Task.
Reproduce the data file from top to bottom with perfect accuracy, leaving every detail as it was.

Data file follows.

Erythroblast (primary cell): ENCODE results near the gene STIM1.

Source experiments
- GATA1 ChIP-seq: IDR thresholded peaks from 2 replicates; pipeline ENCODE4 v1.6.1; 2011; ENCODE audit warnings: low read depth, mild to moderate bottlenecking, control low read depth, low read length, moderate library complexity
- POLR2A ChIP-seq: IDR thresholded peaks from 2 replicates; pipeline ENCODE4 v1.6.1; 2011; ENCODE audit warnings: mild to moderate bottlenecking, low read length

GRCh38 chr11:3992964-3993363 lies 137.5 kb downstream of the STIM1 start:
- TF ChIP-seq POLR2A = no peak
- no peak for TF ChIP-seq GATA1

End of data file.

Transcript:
Erythroblast (primary cell): ENCODE results near the gene STIM1.

Source experiments
- GATA1 ChIP-seq: IDR thresholded peaks from 2 replicates; pipeline ENCODE4 v1.6.1; 2011; ENCODE audit warnings: low read depth, mild to moderate bottlenecking, control low read depth, low read length, moderate library complexity
- POLR2A ChIP-seq: IDR thresholded peaks from 2 replicates; pipeline ENCODE4 v1.6.1; 2011; ENCODE audit warnings: mild to moderate bottlenecking, low read length

GRCh38 chr11:3992964-3993363 lies 137.5 kb downstream of the STIM1 start:
- TF ChIP-seq POLR2A = no peak
- no peak for TF ChIP-seq GATA1